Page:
MSRP: $120

Color: Red copper
Aroma: Needs opening up. Winey oak with a hint of cherry.
Palate: Matches aroma. Strong cherry tones on finish.

Andrew: The strong, complex aroma is probably my favorite part of this whisky. Strong scents of sherry, mixed with fruits, oak, and a touch of smoke emerge after adding a bit of water. The palate is crisp and fresh, and matches the aroma perfectly. I was not disappointed with this single cask, and it’s now one of my favorite highlands.

Michael:  I thought this was an extremely solid highland whisky.  A sherry cask finish is a little out of the ordinary for Arran, which prides itself on using bourbon barrels under the theory that sherry casks cannot give the whisky the spicy vanilla flavor that the master distiller is attempting to create.  It’s almost unfair to judge the brand this early.  By my count, the 1997 barrels were produced in the third year of operation.  It will be interesting to see how the brand improves as it ages.  Do yourself a favor and listen to St. Brendan’s Fair Isle when drinking Arran.

Verdict: Jupiter, the sixth level of Paradiso.

Whisky Goods: Nosing Glass Display

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I was delighted to find a nosing glass display under the tree on Christmas.  Every Catholic Gentleman who enjoys a glass of whisky and has the space for a display piece should absolutely consider purchasing one.

The display piece was made from a bourbon barrel.  The notches for the nosing glasses are drilled into the stave but are made to look as if they were connecting the bilge hoop to the barrel.  Right now my wife and I are using the display as the centerpiece for our table, and I am sure that it will get excellent use when Andrew comes to town.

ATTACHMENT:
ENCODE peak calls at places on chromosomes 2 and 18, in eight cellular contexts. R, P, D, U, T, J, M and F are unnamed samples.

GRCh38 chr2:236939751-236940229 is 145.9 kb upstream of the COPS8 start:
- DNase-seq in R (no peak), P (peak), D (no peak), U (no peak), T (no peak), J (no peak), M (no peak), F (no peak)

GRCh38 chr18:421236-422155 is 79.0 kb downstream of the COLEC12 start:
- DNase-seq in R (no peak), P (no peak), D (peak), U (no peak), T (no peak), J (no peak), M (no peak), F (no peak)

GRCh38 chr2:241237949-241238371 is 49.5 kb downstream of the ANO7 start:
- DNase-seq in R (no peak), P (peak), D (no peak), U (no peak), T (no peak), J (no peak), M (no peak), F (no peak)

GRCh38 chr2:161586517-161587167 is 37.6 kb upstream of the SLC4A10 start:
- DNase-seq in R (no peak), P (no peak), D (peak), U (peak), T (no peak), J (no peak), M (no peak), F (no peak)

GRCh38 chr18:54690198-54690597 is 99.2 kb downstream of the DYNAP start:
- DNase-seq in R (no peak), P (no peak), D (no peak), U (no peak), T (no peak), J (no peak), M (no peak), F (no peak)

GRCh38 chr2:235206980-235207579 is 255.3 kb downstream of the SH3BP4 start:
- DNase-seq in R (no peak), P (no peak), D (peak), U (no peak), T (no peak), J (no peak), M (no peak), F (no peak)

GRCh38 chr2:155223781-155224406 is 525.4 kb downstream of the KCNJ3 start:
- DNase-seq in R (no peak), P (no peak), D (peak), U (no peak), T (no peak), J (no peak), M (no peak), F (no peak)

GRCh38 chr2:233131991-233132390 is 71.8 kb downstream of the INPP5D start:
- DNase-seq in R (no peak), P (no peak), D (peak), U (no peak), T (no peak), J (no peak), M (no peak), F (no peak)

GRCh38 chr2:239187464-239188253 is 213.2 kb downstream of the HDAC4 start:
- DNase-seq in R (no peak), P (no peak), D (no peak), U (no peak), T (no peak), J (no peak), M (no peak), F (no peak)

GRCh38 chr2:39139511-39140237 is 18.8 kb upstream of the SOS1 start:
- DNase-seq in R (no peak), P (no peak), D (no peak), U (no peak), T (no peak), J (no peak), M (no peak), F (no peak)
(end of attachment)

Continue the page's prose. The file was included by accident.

BPI: Magnificat

The Visitation

As we come to the close of Christmastide, it is a fitting time to reflect on the love of our Mother, Mary. Praying the Canticle of Mary, the Magnificat, gains for the faithful a partial indulgence under the ordinary conditions.

Divided into four stanzas, the Canticle is sung by the Blessed Virgin Mary in the first chapter of Luke’s Gospel. It is one of the three Evangelical Canticles, the canticles found in the Gospel of Luke. These three – the Benedictus, the Magnificat, and the Nunc Dimittis – are sung daily in the Divine Office (at Lauds, Vespers, and Compline respectively). It is customary to make the sign of the cross as one begins to say each of these canticles.

As the year begins, let us recall the faith and humility of the Blessed Virgin Mary as we pray for her care and intercession.

Magnificat anima mea Dominum,
et exultavit spiritus meus in Deo salvatore meo,
quia respexit humilitatem ancillae suae.
Ecce enim ex hoc beatam me dicent omnes generationes,

quia fecit mihi magna, qui potens est,
et sanctum nomen eius,
et misericordia eius in progenies et progenies
timentibus eum.

Fecit potentiam in brachio suo,
dispersit superbos mente cordi sui;
deposuit potentes de sede
et exaltavit humiles;
esurientes implevit bonis
et divites dimisit inanes.

Suscepit Israel puerum suum,
recordatus misericordiae,
sicut locutus est ad patres nostros,
Abraham et semini eius in saecula.

Visitation painting by Domenico Ghirlandaio, 1491.

For more information: Catholic Encyclopedia

Does a Priest Dressing Well Bring Scandal?

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From a reader:

As professional men, I seek your opinion on a matter that is a constant reoccurring debate in the seminary.  People always refer to what “the laity” think, so for the purposes of actually knowing (I suspect I already do know)…